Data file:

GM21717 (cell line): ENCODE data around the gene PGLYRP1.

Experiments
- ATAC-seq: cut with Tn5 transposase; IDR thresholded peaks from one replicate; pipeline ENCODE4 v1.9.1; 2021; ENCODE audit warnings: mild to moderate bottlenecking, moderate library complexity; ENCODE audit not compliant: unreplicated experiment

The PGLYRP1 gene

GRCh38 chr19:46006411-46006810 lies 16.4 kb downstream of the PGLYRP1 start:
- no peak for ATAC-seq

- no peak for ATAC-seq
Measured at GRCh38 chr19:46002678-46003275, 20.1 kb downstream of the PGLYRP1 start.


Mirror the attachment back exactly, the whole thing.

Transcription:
GM21717 (cell line): ENCODE data around the gene PGLYRP1.

Experiments
- ATAC-seq: cut with Tn5 transposase; IDR thresholded peaks from one replicate; pipeline ENCODE4 v1.9.1; 2021; ENCODE audit warnings: mild to moderate bottlenecking, moderate library complexity; ENCODE audit not compliant: unreplicated experiment

The PGLYRP1 gene

GRCh38 chr19:46006411-46006810 lies 16.4 kb downstream of the PGLYRP1 start:
- no peak for ATAC-seq

- no peak for ATAC-seq
Measured at GRCh38 chr19:46002678-46003275, 20.1 kb downstream of the PGLYRP1 start.